[Aamer] reported to [his lawyer] that he was strapped to a chair, fully restrained at the head, arms and legs. The MPs inflicted so much pain, Mr. Aamer said he thought he was going to die. The MPs pressed on pressure points all over his body: his temples, just under his jawline, in the hollow beneath his ears. They choked him. They bent his nose repeatedly so hard to the side he thought it would break. They pinched his thighs and feet constantly. They gouged his eyes. They held his eyes open and shined a mag-lite in them for minutes on end, generating intense heat. They bent his fingers until he screamed. When he screamed, they cut off his airway, then put a mask on him so he could not cry out.
Every federal judge in America better read this article:
The NCIS [Naval Criminal Investigative Service] did, however, move swiftly to seize every piece of paper possessed by every single prisoner in Camp America, some 1,065 pounds of material, much of it privileged attorney-client correspondence. Several weeks later, authorities sought an after-the-fact justification. The Justice Department—bolstered by sworn statements from Admiral Harris and from Carol Kisthardt, the special agent in charge of the NCIS investigation—claimed in a U.S. district court that the seizure was appropriate because there had been a conspiracy among the prisoners to commit suicide. Justice further claimed that investigators had found suicide notes and argued that the attorney-client materials were being used to pass communications among the prisoners.
America…with a functioning "Legislative Branch" in nothing but name…you’re not a Republic, and you’re no representative democracy, and this is the result of such abdication of Constitutional limits on Executive power:
Also returned to Saudi Arabia was the body of Mani Al-Utaybi. Orphaned in youth, Mani grew up in his uncle’s home in the small town of Dawadmi. I spoke to one of the many cousins who shared that home, Faris Al-Utaybi. Mani, said Faris, had gone to Baluchistan—a rural, tribal area that straddles Iran, Pakistan, and Afghanistan—to do humanitarian work, and someone there had sold him to the Americans for $5,000. He said that Mani was a peaceful man who would harm no one. Indeed, U.S. authorities had decided to release Al-Utaybi and return him to Saudi Arabia. When he died, he was just a few weeks shy of his transfer.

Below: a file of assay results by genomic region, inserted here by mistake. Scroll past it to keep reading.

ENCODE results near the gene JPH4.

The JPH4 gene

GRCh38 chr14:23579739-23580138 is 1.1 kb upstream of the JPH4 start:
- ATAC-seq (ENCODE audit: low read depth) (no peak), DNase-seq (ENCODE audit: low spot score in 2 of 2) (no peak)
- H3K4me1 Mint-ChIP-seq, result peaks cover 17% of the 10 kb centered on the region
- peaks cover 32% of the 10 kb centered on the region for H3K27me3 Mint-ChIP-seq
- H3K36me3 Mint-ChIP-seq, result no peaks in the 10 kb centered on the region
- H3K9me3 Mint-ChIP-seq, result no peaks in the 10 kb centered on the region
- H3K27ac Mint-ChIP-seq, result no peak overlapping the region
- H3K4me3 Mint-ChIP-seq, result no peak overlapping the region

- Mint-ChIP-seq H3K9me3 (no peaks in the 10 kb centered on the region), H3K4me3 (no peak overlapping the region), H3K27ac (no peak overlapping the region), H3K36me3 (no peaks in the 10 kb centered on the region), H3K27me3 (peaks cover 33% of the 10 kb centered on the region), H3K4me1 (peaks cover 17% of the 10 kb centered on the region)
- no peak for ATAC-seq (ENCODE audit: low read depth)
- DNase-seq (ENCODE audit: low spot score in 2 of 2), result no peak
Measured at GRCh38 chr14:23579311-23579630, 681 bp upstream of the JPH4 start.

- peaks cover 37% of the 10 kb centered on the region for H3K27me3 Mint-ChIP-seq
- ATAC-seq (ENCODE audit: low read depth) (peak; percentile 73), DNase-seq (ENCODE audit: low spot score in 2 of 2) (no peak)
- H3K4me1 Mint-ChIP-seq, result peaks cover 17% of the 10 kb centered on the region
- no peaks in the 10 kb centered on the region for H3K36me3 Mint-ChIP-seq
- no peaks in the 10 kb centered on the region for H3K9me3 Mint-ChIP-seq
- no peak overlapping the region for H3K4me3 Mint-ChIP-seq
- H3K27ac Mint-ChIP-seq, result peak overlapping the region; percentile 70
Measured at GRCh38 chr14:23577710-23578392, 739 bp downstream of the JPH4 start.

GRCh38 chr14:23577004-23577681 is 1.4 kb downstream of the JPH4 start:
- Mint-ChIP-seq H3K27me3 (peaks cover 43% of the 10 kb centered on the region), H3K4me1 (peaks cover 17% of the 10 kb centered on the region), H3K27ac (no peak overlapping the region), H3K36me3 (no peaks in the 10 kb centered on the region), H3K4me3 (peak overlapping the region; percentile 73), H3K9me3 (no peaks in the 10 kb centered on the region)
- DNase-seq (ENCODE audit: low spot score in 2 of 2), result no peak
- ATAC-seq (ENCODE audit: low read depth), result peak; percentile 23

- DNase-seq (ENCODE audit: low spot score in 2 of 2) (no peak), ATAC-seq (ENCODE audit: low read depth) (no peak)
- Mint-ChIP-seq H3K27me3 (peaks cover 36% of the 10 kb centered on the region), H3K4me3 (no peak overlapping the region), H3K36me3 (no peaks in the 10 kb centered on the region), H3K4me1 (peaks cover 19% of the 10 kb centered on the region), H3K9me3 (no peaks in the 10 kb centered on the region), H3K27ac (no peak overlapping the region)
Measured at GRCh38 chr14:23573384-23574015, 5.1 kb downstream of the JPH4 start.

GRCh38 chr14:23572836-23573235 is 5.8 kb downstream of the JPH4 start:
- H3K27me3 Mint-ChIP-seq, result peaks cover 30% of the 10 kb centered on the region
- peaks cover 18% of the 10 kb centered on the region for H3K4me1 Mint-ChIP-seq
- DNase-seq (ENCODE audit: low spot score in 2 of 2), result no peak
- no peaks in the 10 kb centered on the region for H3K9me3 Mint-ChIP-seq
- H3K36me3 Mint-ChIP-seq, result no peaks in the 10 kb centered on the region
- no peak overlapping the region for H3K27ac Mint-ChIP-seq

Both [family-hired] pathologists contacted the Armed Forces Institute of Pathology, requesting the missing body parts and more information about the previous autopsies. The institute did not respond to their requests or queries. (It also did not respond to a series of calls I placed requesting information and comment.)
When Al-Zahrani viewed his son’s corpse, he saw evidence of a homicide. "There was a major blow to the head on the right side," he said. "There was evidence of torture on the upper torso, and on the palms of his hand. There were needle marks on his right arm and on his left arm." None of these details are noted in the U.S. autopsy report. "I am a law enforcement professional," Al-Zahrani said. "I know what to look for when examining a body."
There’s much, much more, including the fact that the Holder Justice Department and Congress were both delivered the jaw-dropping details of the primary eyewitness on a silver platter in early February last year, only to have the Justice Department quietly "close the investigation" in early November, allegedly because "the gist" of Sergeant Hickman’s eyewitness account "could not be confirmed."
According to independent interviews with soldiers who witnessed the speech, [Camp Commander Colonel Mike] Bumgarner told his audience [50 soldier and sailor guards assembled at Camp America’s open-air theater at 7 a.m. on June 10, 2006] that “you all know” three prisoners in the Alpha Block at Camp 1 committed suicide during the night by swallowing rags, causing them to choke to death. This was a surprise to no one—even servicemen who had not worked the night before had heard about the rags. But then Bumgarner told those assembled that the media would report something different. It would report that the three prisoners had committed suicide by hanging themselves in their cells. It was important, he said, that servicemen make no comments or suggestions that in any way undermined the official report. He reminded the soldiers and sailors that their phone and email communications were being monitored.
With command authority comes command responsibility, [retired Rear Admiral John Hutson] said. "If the heart of the military is obeying orders down the chain of command, then its soul is accountability up the chain. You can’t demand the former without the latter."
You’d almost think that having an "Armed Services Committee" chaired by Carl Levin of Michigan in the Senate, and Ike Skelton of Missouri in the House, might be a good idea in situations like these… Maybe someone should activate such a committee, or even two such committees, one of these days. In the meantime, while we wait, be sure to read what your government is doing in your name.
THANK YOU, Army Staff Sergeant Joseph Hickman.